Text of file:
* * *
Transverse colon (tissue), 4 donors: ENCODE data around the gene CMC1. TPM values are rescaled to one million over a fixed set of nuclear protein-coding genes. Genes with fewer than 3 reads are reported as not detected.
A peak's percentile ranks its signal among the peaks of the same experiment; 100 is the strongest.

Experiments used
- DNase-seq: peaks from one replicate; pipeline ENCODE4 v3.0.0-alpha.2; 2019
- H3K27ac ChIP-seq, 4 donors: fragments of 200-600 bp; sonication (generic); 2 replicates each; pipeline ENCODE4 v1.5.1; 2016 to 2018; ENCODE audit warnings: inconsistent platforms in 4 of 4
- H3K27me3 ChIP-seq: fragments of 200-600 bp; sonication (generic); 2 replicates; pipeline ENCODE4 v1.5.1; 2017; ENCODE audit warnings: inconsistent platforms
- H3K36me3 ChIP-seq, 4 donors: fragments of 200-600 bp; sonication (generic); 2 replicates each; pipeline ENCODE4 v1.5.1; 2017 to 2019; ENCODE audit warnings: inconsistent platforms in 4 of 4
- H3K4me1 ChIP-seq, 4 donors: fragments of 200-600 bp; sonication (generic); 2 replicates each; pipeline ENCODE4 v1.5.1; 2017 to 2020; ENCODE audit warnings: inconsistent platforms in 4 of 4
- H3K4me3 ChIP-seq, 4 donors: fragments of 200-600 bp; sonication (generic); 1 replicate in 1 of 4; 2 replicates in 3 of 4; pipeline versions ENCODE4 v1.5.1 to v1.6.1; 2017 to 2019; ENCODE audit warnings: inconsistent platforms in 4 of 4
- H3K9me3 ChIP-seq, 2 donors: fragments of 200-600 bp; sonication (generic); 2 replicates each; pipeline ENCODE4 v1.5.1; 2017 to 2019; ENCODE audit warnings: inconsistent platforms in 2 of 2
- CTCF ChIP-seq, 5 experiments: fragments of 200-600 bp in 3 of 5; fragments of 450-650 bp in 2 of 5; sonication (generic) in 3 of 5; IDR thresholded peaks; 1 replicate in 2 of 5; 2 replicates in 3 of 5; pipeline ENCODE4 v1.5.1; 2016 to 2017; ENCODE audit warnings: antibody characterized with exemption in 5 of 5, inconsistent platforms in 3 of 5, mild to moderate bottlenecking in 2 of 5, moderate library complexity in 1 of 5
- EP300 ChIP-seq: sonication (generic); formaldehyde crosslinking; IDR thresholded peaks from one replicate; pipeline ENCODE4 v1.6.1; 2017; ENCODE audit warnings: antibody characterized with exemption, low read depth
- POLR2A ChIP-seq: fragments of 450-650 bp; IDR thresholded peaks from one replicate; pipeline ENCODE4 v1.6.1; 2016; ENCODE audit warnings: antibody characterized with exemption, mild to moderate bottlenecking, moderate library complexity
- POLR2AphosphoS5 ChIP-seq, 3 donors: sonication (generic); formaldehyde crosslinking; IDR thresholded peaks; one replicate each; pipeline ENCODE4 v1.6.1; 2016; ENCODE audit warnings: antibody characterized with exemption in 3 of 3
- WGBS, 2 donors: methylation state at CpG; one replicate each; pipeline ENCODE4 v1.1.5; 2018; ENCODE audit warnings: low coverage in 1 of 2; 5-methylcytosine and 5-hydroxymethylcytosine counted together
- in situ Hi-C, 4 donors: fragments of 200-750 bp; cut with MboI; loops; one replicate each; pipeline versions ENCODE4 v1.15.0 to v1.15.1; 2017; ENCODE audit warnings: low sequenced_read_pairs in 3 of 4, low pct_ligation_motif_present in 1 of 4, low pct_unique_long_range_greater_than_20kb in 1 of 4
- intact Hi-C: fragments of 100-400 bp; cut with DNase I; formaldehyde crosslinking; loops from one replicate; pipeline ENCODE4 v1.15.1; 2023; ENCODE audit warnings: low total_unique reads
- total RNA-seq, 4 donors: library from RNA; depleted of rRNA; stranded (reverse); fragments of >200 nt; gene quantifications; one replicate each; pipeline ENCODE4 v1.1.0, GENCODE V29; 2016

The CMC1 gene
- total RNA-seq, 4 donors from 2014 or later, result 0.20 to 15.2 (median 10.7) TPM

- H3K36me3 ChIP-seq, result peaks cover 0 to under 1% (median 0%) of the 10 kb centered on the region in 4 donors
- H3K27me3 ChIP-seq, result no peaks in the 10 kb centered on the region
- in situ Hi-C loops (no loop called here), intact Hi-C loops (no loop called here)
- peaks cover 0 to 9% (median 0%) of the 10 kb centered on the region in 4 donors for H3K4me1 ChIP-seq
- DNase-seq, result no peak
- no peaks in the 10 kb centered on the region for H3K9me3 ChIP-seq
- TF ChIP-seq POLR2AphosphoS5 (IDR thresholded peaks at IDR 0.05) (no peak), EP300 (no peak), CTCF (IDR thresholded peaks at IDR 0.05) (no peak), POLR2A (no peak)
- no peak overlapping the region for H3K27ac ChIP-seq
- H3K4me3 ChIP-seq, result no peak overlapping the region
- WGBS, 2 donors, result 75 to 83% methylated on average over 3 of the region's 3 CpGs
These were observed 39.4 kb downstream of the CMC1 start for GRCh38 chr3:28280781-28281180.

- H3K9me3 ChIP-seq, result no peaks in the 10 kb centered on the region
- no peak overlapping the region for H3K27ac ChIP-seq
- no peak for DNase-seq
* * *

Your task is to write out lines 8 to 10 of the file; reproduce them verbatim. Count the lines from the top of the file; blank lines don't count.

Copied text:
- H3K4me1 ChIP-seq, 4 donors: fragments of 200-600 bp; sonication (generic); 2 replicates each; pipeline ENCODE4 v1.5.1; 2017 to 2020; ENCODE audit warnings: inconsistent platforms in 4 of 4
- H3K4me3 ChIP-seq, 4 donors: fragments of 200-600 bp; sonication (generic); 1 replicate in 1 of 4; 2 replicates in 3 of 4; pipeline versions ENCODE4 v1.5.1 to v1.6.1; 2017 to 2019; ENCODE audit warnings: inconsistent platforms in 4 of 4
- H3K9me3 ChIP-seq, 2 donors: fragments of 200-600 bp; sonication (generic); 2 replicates each; pipeline ENCODE4 v1.5.1; 2017 to 2019; ENCODE audit warnings: inconsistent platforms in 2 of 2